THE HAGUE, Netherlands - The International Court of Justice ruled Monday that a group of tiny islands in the western Caribbean belongs to Colombia, but also granted Nicaragua control of a large swath of the surrounding sea and seabed that could hold oil reserves.
The decision not to grant Colombia full sovereignty over the waters connecting all the archipelago's islands drew a vehement objection from Colombia's president.
Based on evidence presented to the judges by lawyers for both nations, "Colombia and not Nicaragua has sovereignty over the islands," the court's President Peter Tomka told delegations from both sides.
Despite having its sovereignty claim over the islands rejected, Nicaragua hailed the ruling as a victory.
"Colombia was acting like it was the owner of these islands and like it was owner of all the maritime territory, and the court told them no, that's not how it is," said Nicaragua's representative at the court, Carlos Arguello. "We've been given very important maritime territory."
The ruling gave Nicaragua "incredible potential wealth and future exploitation of fisheries and other resources, such as minerals," he said. "That's what we were seeking, and that's what resulted."
President Juan Manuel Santos told fellow Colombians in a national speech that the court had "committed grave errors" by ignoring the terms of the very treaty it had declared valid and that the decision would hurt the archipelago's fishermen.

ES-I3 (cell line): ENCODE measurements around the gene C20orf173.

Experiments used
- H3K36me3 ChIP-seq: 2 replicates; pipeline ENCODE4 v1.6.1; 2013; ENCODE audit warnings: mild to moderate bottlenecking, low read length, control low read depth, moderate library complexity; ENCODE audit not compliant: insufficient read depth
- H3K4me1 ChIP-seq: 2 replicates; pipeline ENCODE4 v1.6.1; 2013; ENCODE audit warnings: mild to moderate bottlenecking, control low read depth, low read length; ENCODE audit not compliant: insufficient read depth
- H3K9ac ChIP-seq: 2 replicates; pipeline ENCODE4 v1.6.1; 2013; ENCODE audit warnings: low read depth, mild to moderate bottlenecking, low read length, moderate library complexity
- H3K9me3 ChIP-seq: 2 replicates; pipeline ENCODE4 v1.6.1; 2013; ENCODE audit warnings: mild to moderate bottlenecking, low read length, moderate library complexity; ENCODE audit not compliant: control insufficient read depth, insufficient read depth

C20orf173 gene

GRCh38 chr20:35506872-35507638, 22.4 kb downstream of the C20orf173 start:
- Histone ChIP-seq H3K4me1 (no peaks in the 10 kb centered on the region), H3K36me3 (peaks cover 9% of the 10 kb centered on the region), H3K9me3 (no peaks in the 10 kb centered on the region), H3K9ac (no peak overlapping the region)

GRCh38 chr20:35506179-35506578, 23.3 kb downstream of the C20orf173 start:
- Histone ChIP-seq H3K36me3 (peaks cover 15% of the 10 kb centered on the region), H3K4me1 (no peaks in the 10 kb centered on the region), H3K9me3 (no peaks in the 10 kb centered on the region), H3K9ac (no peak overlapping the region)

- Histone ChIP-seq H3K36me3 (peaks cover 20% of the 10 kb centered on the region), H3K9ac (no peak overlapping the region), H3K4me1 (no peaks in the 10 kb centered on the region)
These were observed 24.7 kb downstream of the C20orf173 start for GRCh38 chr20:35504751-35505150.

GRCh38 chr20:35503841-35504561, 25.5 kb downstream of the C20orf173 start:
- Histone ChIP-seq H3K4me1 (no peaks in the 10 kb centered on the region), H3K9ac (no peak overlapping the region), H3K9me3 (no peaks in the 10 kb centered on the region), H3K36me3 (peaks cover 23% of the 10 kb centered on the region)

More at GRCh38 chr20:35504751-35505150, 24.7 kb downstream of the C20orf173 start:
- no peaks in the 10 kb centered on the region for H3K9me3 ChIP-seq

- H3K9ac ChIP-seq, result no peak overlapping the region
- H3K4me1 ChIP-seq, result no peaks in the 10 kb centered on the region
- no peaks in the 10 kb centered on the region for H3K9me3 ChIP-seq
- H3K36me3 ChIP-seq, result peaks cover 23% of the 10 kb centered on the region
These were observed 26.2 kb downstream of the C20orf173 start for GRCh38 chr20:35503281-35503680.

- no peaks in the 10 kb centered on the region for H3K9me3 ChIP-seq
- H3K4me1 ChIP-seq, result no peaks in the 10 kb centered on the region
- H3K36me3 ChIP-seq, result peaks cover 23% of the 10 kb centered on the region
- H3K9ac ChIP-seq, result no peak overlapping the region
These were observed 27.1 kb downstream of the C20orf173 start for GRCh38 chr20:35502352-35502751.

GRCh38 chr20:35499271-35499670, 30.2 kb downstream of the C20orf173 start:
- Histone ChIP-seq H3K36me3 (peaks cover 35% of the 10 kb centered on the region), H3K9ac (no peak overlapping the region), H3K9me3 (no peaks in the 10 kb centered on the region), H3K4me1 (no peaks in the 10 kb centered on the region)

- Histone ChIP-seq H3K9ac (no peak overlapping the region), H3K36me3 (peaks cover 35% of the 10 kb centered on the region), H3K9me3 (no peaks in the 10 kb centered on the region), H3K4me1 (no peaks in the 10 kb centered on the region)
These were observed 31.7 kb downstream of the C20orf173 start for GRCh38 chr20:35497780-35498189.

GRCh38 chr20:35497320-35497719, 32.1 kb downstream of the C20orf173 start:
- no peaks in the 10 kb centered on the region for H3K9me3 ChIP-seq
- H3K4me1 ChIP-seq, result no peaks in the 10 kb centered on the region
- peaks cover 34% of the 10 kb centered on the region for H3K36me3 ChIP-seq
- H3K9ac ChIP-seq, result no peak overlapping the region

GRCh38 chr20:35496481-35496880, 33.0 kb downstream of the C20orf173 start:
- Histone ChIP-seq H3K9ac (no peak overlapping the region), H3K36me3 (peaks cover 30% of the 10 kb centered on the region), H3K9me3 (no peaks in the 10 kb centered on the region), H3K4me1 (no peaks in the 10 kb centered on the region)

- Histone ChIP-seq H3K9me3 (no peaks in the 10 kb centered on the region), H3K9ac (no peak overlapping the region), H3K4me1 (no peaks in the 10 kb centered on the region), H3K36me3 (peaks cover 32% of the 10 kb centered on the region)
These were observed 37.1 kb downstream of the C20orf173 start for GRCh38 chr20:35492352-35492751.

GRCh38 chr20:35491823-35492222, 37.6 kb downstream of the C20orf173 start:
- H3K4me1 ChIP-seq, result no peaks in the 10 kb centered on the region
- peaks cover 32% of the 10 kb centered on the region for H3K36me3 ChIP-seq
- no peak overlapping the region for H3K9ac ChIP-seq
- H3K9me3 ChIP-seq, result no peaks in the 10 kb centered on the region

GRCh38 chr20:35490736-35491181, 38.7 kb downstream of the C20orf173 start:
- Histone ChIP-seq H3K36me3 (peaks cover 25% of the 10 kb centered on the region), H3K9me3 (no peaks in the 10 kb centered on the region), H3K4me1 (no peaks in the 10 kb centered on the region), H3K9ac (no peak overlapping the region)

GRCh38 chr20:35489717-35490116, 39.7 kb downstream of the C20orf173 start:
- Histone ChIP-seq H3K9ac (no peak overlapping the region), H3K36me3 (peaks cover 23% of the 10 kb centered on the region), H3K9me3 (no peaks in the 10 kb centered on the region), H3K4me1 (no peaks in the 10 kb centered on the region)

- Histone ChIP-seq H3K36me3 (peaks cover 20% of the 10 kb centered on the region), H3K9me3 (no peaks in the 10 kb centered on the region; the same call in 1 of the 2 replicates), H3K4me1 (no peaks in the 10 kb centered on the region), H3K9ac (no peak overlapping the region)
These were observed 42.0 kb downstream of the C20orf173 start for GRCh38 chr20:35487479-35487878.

The decision effectively cut off four small islands from the rest of the archipelago, and Santos said he could not accept the court's "omissions, errors, excesses and inconsistencies."
While Santos said he recognized that the court's decision is final and legally binding, he said Colombia "emphatically rejects this aspect of the decision" and "we don't rule out any recourse or mechanism that international law gives us to defend our rights"
He announced that he would fly to San Andres immediately.
Undersea oil exploration concessions for the waters surrounding the islands were approved in 2010 by the Colombian government of then-President Alvaro Uribe.
After taking office later that year, Santos introduced legislation to begin the exploration but, after complaints from environmentalists and local politicians, reversed himself and said he would not allow the exploratory drilling.
The archipelago is home to one of the largest barrier reefs in the Americas, the 100-square-mile old Providence reef. The rich marine habitat was declared a UNESCO Biosphere Reserve in 2000.
Nicaragua first went to the world court, the United Nations' highest judicial organ, in 2001 arguing that Colombia had no legal claim to the islands.
The court partially rejected that argument in 2007, saying a 1928 treaty between the two countries established that Colombia owned the English-speaking islands of San Andres, Providencia and Santa Catalina.
The two countries' dispute over the region began in the late 1960s when Nicaragua granted oil exploration concessions for part of the seabed, but so far no drilling has started.